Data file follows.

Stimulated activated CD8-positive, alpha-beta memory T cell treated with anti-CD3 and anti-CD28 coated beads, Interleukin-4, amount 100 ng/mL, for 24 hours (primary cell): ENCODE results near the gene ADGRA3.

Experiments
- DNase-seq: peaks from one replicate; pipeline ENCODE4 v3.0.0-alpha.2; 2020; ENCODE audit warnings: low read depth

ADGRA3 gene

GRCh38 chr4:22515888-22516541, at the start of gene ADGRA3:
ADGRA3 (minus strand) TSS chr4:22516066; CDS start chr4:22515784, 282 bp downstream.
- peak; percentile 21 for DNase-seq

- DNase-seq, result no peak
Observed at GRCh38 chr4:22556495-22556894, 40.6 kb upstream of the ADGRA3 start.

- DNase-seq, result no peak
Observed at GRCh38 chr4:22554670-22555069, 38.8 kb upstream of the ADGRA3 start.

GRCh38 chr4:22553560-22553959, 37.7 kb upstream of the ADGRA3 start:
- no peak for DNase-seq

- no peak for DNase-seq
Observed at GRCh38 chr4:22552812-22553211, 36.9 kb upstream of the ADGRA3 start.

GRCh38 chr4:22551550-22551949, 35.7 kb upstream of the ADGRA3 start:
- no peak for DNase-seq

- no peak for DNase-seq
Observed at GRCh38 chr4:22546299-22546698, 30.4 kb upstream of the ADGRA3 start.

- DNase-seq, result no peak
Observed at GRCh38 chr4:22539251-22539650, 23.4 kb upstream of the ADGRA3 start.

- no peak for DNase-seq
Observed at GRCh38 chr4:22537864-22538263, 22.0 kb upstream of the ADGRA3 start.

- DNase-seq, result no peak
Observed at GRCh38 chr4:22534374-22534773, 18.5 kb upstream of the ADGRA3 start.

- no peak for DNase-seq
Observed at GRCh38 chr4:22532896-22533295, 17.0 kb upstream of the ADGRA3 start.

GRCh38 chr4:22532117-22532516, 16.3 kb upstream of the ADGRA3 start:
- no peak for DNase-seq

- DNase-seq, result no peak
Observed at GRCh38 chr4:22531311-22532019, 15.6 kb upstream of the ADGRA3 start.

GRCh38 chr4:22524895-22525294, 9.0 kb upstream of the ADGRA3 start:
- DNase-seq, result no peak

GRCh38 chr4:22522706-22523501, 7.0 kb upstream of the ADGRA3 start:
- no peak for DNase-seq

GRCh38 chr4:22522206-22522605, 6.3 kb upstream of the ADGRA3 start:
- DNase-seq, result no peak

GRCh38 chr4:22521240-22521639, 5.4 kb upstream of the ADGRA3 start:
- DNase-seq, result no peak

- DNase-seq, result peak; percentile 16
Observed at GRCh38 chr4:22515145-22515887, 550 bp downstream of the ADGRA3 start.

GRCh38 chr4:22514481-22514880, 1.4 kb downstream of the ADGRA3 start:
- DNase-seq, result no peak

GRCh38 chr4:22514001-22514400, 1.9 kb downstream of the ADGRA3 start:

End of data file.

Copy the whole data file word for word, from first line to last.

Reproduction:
Stimulated activated CD8-positive, alpha-beta memory T cell treated with anti-CD3 and anti-CD28 coated beads, Interleukin-4, amount 100 ng/mL, for 24 hours (primary cell): ENCODE results near the gene ADGRA3.

Experiments
- DNase-seq: peaks from one replicate; pipeline ENCODE4 v3.0.0-alpha.2; 2020; ENCODE audit warnings: low read depth

ADGRA3 gene

GRCh38 chr4:22515888-22516541, at the start of gene ADGRA3:
ADGRA3 (minus strand) TSS chr4:22516066; CDS start chr4:22515784, 282 bp downstream.
- peak; percentile 21 for DNase-seq

- DNase-seq, result no peak
Observed at GRCh38 chr4:22556495-22556894, 40.6 kb upstream of the ADGRA3 start.

- DNase-seq, result no peak
Observed at GRCh38 chr4:22554670-22555069, 38.8 kb upstream of the ADGRA3 start.

GRCh38 chr4:22553560-22553959, 37.7 kb upstream of the ADGRA3 start:
- no peak for DNase-seq

- no peak for DNase-seq
Observed at GRCh38 chr4:22552812-22553211, 36.9 kb upstream of the ADGRA3 start.

GRCh38 chr4:22551550-22551949, 35.7 kb upstream of the ADGRA3 start:
- no peak for DNase-seq

- no peak for DNase-seq
Observed at GRCh38 chr4:22546299-22546698, 30.4 kb upstream of the ADGRA3 start.

- DNase-seq, result no peak
Observed at GRCh38 chr4:22539251-22539650, 23.4 kb upstream of the ADGRA3 start.

- no peak for DNase-seq
Observed at GRCh38 chr4:22537864-22538263, 22.0 kb upstream of the ADGRA3 start.

- DNase-seq, result no peak
Observed at GRCh38 chr4:22534374-22534773, 18.5 kb upstream of the ADGRA3 start.

- no peak for DNase-seq
Observed at GRCh38 chr4:22532896-22533295, 17.0 kb upstream of the ADGRA3 start.

GRCh38 chr4:22532117-22532516, 16.3 kb upstream of the ADGRA3 start:
- no peak for DNase-seq

- DNase-seq, result no peak
Observed at GRCh38 chr4:22531311-22532019, 15.6 kb upstream of the ADGRA3 start.

GRCh38 chr4:22524895-22525294, 9.0 kb upstream of the ADGRA3 start:
- DNase-seq, result no peak

GRCh38 chr4:22522706-22523501, 7.0 kb upstream of the ADGRA3 start:
- no peak for DNase-seq

GRCh38 chr4:22522206-22522605, 6.3 kb upstream of the ADGRA3 start:
- DNase-seq, result no peak

GRCh38 chr4:22521240-22521639, 5.4 kb upstream of the ADGRA3 start:
- DNase-seq, result no peak

- DNase-seq, result peak; percentile 16
Observed at GRCh38 chr4:22515145-22515887, 550 bp downstream of the ADGRA3 start.

GRCh38 chr4:22514481-22514880, 1.4 kb downstream of the ADGRA3 start:
- DNase-seq, result no peak

GRCh38 chr4:22514001-22514400, 1.9 kb downstream of the ADGRA3 start: